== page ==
On January 30, 2018, Qatar and the United States signed three memorandums of understanding. The first was to establish a new dialogue, a common document for security cooperation, and a memorandum of understanding to combat the trafficking ofhuman beings. The partnership between Doha and Washington has expanded to include solidarity in the face of any external aggression directed against Qatar with the two countries agreeing to work together to protect the Arabian country’s security.

The US-Qatar Strategic Dialogue has served to assuage concerns in Doha about the US considering a relocation of USCENTCOM’s regional headquarters from Qatar to another GCC state, most likely Saudi Arabia or the UAE. With the US remaining firmly committed to maintaining USCENTCOM’s regional headquarters on Qatari soil, coupled with Turkey’s stepped up military presence in the emirate and Qatar’s recently showcased possession of Chinese-made ballistic missiles, the ATQ countries—now more than ever—likely see any potential plans for military action against Qatar as too risky and dangerous.

Despite the ability of the US and other actors involved in the Qatar crisis to prevent the diplomatic row from escalating into a violent conflict, the stalemate may well continue far into the future. As much as the US would like the ATQ to negotiate a settlement with Qatar, lift the blockade, and restore official relations with Doha, Washington’s ability to convince MbS and MbZ to make such moves is highly questionable at best. Without Doha meeting the 13 demands (and/or the six principles) laid out last year as conditions for resolving the Gulf dispute, it is doubtful that either the leadership in Riyadh or Abu Dhabi could find a face-saving way to welcome Qatar back to their fold even with stepped up pressure from the Trump administration to do so.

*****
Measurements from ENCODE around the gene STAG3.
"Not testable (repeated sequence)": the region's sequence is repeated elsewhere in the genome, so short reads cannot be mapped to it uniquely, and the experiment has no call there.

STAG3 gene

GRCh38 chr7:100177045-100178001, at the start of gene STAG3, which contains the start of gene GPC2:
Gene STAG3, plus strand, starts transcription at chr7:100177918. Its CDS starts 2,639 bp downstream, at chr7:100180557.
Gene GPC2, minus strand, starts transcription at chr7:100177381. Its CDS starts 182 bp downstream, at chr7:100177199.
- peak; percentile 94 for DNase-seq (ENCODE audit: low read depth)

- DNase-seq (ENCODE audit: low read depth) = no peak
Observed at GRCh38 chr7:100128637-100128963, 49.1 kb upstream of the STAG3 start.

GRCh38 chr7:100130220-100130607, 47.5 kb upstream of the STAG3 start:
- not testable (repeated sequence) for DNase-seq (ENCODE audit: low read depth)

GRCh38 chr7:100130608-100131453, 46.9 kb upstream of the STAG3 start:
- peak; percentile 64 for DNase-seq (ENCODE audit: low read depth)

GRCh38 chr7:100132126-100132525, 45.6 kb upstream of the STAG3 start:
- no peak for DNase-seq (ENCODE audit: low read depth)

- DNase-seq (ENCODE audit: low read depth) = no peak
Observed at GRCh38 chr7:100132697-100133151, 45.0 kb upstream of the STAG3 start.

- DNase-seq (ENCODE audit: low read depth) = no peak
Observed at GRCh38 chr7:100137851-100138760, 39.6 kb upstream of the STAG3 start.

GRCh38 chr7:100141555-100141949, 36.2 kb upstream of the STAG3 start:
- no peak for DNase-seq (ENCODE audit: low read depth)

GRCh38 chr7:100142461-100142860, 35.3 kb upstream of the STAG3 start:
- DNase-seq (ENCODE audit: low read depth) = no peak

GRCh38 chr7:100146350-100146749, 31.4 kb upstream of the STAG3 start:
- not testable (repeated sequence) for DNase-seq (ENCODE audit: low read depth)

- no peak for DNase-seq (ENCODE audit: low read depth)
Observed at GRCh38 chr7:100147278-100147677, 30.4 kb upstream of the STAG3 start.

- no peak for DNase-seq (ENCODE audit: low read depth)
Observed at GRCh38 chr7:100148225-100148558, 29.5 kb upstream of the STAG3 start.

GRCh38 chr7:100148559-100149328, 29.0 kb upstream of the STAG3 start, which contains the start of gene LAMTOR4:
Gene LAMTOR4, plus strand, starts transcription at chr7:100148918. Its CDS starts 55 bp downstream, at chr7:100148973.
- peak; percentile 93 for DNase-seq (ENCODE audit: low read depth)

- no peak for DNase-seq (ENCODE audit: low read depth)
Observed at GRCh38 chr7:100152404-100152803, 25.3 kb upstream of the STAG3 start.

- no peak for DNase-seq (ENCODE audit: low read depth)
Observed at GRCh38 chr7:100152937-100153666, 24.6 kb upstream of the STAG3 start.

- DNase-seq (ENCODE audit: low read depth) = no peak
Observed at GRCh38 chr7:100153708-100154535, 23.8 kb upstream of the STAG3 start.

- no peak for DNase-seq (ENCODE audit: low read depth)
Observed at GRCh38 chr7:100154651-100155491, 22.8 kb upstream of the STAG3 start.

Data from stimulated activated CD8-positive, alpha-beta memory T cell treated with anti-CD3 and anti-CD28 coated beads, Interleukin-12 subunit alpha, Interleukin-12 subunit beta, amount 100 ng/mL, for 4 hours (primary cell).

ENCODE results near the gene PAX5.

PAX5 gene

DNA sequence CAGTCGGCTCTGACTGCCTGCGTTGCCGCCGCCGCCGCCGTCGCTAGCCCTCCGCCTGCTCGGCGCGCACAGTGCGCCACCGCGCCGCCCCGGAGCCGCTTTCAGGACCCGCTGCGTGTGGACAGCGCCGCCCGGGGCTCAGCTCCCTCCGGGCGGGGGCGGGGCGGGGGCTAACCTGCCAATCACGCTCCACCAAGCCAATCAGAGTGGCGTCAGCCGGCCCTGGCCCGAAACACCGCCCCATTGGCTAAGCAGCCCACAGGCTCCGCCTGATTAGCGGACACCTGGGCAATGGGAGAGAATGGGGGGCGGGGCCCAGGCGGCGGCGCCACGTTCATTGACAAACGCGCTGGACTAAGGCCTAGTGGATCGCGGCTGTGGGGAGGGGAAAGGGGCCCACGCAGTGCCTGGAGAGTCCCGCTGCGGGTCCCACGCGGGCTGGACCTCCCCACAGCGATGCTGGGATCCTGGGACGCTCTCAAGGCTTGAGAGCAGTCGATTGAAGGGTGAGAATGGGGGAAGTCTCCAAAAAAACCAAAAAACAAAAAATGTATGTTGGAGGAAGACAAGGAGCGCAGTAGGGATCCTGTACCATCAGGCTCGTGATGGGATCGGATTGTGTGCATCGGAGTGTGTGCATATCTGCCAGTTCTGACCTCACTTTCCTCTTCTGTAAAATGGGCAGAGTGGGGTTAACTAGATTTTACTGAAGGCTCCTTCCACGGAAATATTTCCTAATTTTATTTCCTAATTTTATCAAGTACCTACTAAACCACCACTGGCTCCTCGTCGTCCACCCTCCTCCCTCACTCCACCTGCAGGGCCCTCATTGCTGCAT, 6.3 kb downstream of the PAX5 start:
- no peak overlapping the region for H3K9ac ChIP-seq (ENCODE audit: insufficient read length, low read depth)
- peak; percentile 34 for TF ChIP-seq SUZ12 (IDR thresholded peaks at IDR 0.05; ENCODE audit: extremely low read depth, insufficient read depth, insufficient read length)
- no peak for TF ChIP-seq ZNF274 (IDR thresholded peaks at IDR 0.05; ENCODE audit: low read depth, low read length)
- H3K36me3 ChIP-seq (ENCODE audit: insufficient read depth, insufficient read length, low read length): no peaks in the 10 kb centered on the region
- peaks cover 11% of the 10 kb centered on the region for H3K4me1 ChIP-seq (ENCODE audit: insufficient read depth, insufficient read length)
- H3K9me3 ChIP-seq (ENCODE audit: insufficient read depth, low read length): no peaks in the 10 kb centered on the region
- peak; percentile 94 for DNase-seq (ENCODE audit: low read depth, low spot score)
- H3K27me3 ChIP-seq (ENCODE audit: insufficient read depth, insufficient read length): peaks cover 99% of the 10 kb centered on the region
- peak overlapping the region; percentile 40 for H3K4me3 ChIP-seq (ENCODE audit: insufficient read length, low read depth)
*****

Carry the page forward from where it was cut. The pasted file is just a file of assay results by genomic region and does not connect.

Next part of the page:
Ultimately, the US-Qatar Strategic Dialogue has illustrated how the close and institutionalised Washington-Doha alliance has not only weathered the GCC crisis but also strengthened throughout the past eight months. Although America’s commitment to Qatar’s security will not spell the end of Washington’s alliance with the blockading countries, US support for Doha will likely create resentment toward the White House in Riyadh and Abu Dhabi.

Whereas the Saudis and Emiratis were irked by the Obama administration’s diplomatic overtures to Iran, seen in some parts of the Gulf region as evidence of Washington’s abandonment of its GCC allies, Riyadh and Abu Dhabi will become increasingly upset with the US administration’s refusal to view the alleged ‘Qatari threat’ through the ATQ’s lenses.
Unquestionably, the US leadership’s calls on the Saudis and Emiratis to tone down anti-Qatar “propaganda” in their country’s press outlets will fuel a perception in the Kingdom and the Emirates that Trump’s administration is a far less reliable ally in the Middle East than officials in Riyadh and Abu Dhabi had previously expected.

Dr. Khalid Al Jaber is the Director of Gulf International Forum and Giorgio Cafiero is the CEO and founder of Gulf State Analytics.